RE: Scrutiny work programmes and Cabinet Forward Plans
Hi Phil - a lot hinges on the actual quality of the Forward Plan (and do note that the law on FPs is changing, further to recent DCLG regulations).
Many are, frankly, pretty useless and it would be dangerous for scrutiny to think that they set out a clear picture of what's important to the executive. If you have a corporate project programme (which I assume you do) this will be far more valuable as something to hang the work programme off.
Such programmes are usually long-term in nature (three or four years, sometimes, taking an authority through an entire electoral term) but will have a certain amount of inbuilt flexibility. There is the risk that they are launched early in the life of an administration with great fanfare, only to be slowly and quietly ignored six to nine months later - again, if this is the case, best not to engage with it!
If it is actually used, and provides an accurate picture of what the council is doing, the scrutiny WP should naturally in part reflect it - not slavishly, but it should be possible to identify key points in the programme where scrutiny's input would be useful. Inevitably, discussions with chief officers will help to tease this out. This will then make it easier to target work - the idea being that scrutiny is looking at executive activity when policies and plans are being developed rather than when a decision is a done deal.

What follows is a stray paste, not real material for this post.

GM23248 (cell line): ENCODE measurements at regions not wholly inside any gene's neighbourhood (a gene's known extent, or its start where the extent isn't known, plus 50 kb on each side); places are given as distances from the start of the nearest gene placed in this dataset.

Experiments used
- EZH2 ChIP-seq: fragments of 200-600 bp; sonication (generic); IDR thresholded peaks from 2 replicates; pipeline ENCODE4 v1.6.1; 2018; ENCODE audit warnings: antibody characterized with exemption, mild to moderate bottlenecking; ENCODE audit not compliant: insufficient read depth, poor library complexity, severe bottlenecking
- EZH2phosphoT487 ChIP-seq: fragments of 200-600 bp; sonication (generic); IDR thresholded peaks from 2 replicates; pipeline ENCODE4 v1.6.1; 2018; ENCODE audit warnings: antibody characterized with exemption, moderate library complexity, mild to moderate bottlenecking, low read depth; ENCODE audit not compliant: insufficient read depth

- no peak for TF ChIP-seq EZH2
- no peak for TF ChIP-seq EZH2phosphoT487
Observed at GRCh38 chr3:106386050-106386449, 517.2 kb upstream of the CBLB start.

This is easier said than done, and I'm not aware of any councils that have consistently tried doing this - or, if they've done it, whether it's been successful. It might sound nice in theory, but I expect that practical difficulties around liaison with service departments, and the need for both scrutiny and the exec to keep to the programme, might make it difficult to achieve.
Our publication on work programming from last year ("A cunning plan") goes into some of these issues in a little more detail.
Research and Information Manager, CfPS